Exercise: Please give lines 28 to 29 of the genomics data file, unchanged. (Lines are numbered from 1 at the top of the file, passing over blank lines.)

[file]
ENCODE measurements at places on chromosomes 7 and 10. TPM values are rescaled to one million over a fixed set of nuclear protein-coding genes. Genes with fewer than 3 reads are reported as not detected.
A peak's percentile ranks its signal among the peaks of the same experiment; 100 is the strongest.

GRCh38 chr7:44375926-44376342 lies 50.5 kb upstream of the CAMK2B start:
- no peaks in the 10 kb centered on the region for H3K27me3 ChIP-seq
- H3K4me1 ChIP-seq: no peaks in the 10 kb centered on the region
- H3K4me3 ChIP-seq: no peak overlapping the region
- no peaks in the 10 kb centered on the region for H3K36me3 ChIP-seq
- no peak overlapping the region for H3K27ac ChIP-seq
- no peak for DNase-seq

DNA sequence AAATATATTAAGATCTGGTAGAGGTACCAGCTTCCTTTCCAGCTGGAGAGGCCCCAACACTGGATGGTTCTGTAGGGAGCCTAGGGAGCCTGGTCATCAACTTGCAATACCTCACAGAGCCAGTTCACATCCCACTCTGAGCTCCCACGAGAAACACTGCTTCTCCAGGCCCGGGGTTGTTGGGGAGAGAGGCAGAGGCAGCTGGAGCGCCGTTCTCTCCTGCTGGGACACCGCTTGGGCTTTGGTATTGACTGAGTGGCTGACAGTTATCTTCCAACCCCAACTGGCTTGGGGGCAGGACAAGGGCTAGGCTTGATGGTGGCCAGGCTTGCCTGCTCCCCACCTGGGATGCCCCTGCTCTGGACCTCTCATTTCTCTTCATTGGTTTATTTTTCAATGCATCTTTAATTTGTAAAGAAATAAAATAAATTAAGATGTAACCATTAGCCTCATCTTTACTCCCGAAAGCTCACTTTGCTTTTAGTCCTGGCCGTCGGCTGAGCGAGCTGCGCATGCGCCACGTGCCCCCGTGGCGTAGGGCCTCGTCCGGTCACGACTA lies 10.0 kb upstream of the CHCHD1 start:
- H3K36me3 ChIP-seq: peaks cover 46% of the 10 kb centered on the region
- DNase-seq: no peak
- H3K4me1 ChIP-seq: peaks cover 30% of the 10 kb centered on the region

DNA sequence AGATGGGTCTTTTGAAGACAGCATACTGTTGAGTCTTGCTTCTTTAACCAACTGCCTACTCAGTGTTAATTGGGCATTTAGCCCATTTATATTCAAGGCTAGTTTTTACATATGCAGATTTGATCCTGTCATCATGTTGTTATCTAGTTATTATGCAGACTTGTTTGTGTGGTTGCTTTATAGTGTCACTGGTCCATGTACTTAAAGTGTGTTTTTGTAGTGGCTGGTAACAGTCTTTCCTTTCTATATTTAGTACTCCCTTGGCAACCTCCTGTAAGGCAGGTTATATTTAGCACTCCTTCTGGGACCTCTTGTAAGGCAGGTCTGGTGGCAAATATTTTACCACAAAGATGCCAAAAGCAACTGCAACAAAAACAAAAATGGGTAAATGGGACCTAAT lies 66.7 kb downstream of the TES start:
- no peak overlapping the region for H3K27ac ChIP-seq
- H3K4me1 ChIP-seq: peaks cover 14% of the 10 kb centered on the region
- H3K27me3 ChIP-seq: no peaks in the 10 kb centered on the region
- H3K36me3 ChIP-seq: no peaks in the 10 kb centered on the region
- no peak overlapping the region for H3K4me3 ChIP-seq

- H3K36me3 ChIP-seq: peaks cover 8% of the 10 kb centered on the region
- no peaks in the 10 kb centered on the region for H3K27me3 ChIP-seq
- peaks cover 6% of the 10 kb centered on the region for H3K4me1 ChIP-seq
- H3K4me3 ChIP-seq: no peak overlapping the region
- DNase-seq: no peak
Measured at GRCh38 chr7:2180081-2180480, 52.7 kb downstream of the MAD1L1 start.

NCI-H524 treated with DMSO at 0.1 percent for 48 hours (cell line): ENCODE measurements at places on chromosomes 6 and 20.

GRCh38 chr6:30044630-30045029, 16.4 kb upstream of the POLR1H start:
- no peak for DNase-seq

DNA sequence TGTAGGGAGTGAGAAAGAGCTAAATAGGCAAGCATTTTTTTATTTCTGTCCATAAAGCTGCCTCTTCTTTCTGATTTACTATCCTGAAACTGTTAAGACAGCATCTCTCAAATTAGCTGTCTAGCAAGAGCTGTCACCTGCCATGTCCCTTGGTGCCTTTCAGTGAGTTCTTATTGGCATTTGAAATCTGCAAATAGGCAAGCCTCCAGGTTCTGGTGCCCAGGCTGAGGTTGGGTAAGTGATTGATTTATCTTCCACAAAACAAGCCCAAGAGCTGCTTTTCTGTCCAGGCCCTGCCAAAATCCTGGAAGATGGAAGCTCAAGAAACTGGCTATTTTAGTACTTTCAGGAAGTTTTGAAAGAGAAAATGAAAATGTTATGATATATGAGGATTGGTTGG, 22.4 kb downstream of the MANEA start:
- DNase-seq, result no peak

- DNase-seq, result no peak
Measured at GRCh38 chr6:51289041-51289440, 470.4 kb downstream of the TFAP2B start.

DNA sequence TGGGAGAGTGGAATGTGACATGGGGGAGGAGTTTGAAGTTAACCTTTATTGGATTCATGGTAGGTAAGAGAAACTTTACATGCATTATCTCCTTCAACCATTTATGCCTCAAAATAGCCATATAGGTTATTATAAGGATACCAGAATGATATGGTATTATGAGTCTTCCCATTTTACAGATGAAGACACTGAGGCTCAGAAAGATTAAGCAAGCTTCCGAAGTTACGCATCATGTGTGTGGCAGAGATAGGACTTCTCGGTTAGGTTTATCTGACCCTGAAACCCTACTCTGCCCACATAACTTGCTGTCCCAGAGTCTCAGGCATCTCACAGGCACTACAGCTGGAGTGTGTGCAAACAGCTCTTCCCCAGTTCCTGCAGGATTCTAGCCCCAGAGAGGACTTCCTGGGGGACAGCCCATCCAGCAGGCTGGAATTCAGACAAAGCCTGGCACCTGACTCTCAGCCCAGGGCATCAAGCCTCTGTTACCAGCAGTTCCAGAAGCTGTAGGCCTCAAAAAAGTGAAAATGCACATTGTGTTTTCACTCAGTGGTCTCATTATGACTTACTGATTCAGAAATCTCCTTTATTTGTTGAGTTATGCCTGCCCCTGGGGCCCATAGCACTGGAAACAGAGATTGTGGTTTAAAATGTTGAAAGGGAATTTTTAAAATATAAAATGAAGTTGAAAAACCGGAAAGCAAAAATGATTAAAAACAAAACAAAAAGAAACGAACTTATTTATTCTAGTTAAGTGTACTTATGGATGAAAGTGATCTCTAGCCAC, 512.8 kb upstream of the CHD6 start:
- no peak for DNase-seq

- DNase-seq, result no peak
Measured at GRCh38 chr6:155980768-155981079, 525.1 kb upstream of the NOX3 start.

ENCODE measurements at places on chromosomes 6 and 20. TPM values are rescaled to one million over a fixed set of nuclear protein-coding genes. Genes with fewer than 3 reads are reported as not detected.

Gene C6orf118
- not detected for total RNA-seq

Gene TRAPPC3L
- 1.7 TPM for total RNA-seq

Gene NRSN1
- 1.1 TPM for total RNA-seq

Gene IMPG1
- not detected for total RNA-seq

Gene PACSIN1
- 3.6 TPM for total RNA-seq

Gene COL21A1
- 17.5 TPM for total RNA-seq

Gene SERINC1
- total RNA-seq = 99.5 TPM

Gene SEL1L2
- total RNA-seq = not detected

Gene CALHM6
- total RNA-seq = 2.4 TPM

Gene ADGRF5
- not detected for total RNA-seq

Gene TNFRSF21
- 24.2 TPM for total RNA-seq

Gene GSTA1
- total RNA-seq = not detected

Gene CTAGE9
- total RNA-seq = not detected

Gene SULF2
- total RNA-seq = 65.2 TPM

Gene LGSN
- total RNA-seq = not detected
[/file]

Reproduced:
- no peak for DNase-seq

DNA sequence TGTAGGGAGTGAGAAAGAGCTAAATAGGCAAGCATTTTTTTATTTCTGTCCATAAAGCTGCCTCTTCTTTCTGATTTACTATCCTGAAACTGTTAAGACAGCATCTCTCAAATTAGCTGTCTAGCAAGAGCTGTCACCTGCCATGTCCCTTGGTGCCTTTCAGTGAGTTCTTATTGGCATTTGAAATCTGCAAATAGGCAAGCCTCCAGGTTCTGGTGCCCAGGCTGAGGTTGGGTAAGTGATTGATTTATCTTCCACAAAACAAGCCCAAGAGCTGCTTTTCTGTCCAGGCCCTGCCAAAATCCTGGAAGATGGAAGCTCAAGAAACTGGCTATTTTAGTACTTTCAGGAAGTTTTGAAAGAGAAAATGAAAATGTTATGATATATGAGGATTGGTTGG, 22.4 kb downstream of the MANEA start: